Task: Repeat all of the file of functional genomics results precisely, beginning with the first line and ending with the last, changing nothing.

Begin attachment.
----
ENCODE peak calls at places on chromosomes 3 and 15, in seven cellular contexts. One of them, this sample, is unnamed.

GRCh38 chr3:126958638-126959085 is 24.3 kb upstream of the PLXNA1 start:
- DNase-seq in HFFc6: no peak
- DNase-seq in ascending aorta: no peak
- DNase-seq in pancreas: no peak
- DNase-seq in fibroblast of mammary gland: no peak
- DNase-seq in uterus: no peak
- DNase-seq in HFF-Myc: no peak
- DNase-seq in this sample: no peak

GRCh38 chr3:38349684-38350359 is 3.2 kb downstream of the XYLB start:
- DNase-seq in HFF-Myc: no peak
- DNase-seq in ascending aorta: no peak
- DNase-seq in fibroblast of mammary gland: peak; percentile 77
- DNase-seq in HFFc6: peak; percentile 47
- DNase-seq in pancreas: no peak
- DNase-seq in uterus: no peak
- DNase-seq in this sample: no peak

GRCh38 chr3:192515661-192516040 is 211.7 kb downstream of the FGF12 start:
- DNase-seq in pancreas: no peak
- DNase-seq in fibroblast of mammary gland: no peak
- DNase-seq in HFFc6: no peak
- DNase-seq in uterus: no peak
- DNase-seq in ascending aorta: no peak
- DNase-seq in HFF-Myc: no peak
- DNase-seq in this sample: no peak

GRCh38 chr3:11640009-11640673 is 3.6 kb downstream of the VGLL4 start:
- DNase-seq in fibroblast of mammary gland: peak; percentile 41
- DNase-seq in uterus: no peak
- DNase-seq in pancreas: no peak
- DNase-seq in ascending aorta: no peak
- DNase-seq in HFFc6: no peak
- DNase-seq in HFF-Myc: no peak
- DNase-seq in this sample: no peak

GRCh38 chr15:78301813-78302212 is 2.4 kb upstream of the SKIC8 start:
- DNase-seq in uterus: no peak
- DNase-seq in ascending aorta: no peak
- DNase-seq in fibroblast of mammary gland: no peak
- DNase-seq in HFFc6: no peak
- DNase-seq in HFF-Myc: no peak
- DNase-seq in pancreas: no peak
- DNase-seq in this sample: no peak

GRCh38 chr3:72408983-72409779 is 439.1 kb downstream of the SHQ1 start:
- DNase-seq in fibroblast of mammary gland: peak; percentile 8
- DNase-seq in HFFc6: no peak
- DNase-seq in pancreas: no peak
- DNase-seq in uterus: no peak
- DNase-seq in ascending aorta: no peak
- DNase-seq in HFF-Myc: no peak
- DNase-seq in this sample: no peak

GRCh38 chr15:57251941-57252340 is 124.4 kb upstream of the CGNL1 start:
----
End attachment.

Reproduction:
ENCODE peak calls at places on chromosomes 3 and 15, in seven cellular contexts. One of them, this sample, is unnamed.

GRCh38 chr3:126958638-126959085 is 24.3 kb upstream of the PLXNA1 start:
- DNase-seq in HFFc6: no peak
- DNase-seq in ascending aorta: no peak
- DNase-seq in pancreas: no peak
- DNase-seq in fibroblast of mammary gland: no peak
- DNase-seq in uterus: no peak
- DNase-seq in HFF-Myc: no peak
- DNase-seq in this sample: no peak

GRCh38 chr3:38349684-38350359 is 3.2 kb downstream of the XYLB start:
- DNase-seq in HFF-Myc: no peak
- DNase-seq in ascending aorta: no peak
- DNase-seq in fibroblast of mammary gland: peak; percentile 77
- DNase-seq in HFFc6: peak; percentile 47
- DNase-seq in pancreas: no peak
- DNase-seq in uterus: no peak
- DNase-seq in this sample: no peak

GRCh38 chr3:192515661-192516040 is 211.7 kb downstream of the FGF12 start:
- DNase-seq in pancreas: no peak
- DNase-seq in fibroblast of mammary gland: no peak
- DNase-seq in HFFc6: no peak
- DNase-seq in uterus: no peak
- DNase-seq in ascending aorta: no peak
- DNase-seq in HFF-Myc: no peak
- DNase-seq in this sample: no peak

GRCh38 chr3:11640009-11640673 is 3.6 kb downstream of the VGLL4 start:
- DNase-seq in fibroblast of mammary gland: peak; percentile 41
- DNase-seq in uterus: no peak
- DNase-seq in pancreas: no peak
- DNase-seq in ascending aorta: no peak
- DNase-seq in HFFc6: no peak
- DNase-seq in HFF-Myc: no peak
- DNase-seq in this sample: no peak

GRCh38 chr15:78301813-78302212 is 2.4 kb upstream of the SKIC8 start:
- DNase-seq in uterus: no peak
- DNase-seq in ascending aorta: no peak
- DNase-seq in fibroblast of mammary gland: no peak
- DNase-seq in HFFc6: no peak
- DNase-seq in HFF-Myc: no peak
- DNase-seq in pancreas: no peak
- DNase-seq in this sample: no peak

GRCh38 chr3:72408983-72409779 is 439.1 kb downstream of the SHQ1 start:
- DNase-seq in fibroblast of mammary gland: peak; percentile 8
- DNase-seq in HFFc6: no peak
- DNase-seq in pancreas: no peak
- DNase-seq in uterus: no peak
- DNase-seq in ascending aorta: no peak
- DNase-seq in HFF-Myc: no peak
- DNase-seq in this sample: no peak

GRCh38 chr15:57251941-57252340 is 124.4 kb upstream of the CGNL1 start: